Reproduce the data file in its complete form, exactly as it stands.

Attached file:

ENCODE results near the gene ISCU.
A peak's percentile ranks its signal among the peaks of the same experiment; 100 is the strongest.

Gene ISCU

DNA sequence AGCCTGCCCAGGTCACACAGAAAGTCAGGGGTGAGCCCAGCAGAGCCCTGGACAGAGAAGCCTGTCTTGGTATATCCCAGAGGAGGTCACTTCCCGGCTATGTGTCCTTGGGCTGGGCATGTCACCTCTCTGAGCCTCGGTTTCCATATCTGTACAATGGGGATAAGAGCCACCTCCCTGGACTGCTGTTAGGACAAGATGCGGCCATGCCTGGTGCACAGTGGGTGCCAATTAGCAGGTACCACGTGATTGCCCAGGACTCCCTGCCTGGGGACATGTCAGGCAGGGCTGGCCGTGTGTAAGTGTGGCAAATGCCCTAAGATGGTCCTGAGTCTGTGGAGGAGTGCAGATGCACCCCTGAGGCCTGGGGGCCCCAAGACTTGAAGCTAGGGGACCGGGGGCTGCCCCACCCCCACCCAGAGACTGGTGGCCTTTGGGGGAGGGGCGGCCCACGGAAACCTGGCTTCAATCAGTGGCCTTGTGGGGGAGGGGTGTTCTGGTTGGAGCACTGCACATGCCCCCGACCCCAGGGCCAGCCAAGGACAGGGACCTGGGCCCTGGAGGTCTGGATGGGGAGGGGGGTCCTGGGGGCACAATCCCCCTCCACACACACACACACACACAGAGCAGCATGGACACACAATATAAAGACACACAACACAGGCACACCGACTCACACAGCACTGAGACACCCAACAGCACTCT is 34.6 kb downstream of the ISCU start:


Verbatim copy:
ENCODE results near the gene ISCU.
A peak's percentile ranks its signal among the peaks of the same experiment; 100 is the strongest.

Gene ISCU

DNA sequence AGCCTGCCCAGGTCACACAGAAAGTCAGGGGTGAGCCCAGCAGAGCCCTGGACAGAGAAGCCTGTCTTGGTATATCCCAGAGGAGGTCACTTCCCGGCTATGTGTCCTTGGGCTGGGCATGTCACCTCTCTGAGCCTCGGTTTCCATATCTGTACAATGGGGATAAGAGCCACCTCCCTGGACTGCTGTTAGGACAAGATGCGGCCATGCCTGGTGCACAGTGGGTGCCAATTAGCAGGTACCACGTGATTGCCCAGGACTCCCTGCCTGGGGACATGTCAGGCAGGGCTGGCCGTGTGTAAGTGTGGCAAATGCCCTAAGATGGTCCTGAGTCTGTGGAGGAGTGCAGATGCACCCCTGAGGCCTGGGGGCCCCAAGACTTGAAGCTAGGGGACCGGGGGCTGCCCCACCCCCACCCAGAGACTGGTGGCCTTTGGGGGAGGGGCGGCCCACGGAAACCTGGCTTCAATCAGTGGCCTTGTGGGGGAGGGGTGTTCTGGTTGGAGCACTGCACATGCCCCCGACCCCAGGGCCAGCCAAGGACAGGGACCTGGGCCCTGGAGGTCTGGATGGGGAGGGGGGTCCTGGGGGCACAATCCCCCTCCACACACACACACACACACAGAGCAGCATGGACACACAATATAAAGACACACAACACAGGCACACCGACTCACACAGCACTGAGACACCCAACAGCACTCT is 34.6 kb downstream of the ISCU start: